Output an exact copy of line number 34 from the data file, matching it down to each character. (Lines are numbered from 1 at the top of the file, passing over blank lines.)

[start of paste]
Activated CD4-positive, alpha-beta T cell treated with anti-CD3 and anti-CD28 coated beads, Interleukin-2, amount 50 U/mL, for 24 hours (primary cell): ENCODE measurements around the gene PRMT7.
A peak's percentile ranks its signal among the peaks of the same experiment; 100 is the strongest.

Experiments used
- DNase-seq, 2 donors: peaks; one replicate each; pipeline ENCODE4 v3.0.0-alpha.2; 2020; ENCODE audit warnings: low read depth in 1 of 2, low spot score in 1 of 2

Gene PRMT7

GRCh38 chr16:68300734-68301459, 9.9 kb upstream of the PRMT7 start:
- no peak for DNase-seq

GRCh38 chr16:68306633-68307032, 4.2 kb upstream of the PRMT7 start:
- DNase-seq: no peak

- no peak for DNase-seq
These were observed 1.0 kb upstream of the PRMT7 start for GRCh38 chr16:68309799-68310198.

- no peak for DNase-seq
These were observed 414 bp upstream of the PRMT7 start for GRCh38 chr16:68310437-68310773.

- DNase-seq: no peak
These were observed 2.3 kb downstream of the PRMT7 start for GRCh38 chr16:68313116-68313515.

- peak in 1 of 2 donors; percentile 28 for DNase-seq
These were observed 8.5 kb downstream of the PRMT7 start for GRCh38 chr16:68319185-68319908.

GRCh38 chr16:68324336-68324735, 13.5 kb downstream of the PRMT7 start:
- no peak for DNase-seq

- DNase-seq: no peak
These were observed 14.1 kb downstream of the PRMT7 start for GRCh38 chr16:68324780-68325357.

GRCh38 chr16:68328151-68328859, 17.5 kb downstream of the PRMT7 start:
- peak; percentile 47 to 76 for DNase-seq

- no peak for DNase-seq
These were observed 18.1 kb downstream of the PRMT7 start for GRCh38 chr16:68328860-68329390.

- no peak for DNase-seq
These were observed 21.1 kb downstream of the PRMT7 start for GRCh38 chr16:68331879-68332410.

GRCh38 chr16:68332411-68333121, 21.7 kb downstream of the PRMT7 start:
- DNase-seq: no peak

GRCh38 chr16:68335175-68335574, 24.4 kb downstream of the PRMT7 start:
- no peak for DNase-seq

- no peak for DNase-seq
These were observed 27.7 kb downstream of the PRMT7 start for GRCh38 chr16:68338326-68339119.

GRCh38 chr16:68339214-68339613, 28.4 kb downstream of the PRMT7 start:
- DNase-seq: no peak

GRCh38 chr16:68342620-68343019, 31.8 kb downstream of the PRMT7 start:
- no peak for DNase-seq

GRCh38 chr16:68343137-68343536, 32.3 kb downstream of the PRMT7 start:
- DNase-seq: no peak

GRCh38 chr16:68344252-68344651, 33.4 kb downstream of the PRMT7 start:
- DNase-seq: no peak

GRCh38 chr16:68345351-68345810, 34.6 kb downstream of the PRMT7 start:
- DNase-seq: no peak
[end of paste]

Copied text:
GRCh38 chr16:68339214-68339613, 28.4 kb downstream of the PRMT7 start: